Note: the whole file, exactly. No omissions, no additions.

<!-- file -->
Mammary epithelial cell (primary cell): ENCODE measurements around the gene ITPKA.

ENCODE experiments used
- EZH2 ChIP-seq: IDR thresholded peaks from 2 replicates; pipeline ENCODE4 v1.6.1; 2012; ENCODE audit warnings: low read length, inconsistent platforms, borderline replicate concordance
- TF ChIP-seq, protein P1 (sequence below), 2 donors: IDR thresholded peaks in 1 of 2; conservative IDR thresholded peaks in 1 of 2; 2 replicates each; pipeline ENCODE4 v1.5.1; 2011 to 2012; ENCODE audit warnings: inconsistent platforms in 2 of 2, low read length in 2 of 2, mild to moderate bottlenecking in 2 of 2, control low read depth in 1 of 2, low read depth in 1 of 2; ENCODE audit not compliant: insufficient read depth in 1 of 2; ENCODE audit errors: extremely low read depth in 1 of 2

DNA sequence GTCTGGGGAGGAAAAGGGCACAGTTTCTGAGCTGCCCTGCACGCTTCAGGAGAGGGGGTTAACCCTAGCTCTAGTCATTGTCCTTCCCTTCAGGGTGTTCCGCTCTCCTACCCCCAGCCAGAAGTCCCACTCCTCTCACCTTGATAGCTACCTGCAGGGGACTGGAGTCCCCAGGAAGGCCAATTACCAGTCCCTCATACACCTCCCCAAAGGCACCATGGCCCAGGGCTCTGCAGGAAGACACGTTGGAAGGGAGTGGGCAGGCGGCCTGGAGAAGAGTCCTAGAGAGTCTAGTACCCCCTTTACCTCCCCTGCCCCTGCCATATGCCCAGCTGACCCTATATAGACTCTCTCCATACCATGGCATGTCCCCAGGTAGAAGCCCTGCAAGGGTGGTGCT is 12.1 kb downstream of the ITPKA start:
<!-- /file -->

Mammary epithelial cell (primary cell): ENCODE measurements around the gene ITPKA.

ENCODE experiments used
- EZH2 ChIP-seq: IDR thresholded peaks from 2 replicates; pipeline ENCODE4 v1.6.1; 2012; ENCODE audit warnings: low read length, inconsistent platforms, borderline replicate concordance
- TF ChIP-seq, protein P1 (sequence below), 2 donors: IDR thresholded peaks in 1 of 2; conservative IDR thresholded peaks in 1 of 2; 2 replicates each; pipeline ENCODE4 v1.5.1; 2011 to 2012; ENCODE audit warnings: inconsistent platforms in 2 of 2, low read length in 2 of 2, mild to moderate bottlenecking in 2 of 2, control low read depth in 1 of 2, low read depth in 1 of 2; ENCODE audit not compliant: insufficient read depth in 1 of 2; ENCODE audit errors: extremely low read depth in 1 of 2

DNA sequence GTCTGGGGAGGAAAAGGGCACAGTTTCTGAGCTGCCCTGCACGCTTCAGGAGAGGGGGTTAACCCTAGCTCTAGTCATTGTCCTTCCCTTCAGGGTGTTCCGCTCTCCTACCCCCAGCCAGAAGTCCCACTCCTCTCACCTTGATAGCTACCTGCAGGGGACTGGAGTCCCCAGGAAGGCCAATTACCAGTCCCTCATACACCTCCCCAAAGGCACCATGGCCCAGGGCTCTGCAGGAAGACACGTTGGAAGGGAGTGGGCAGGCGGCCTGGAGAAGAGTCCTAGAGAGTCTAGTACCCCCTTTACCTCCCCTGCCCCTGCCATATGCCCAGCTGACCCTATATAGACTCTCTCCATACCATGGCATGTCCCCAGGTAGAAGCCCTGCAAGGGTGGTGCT is 12.1 kb downstream of the ITPKA start: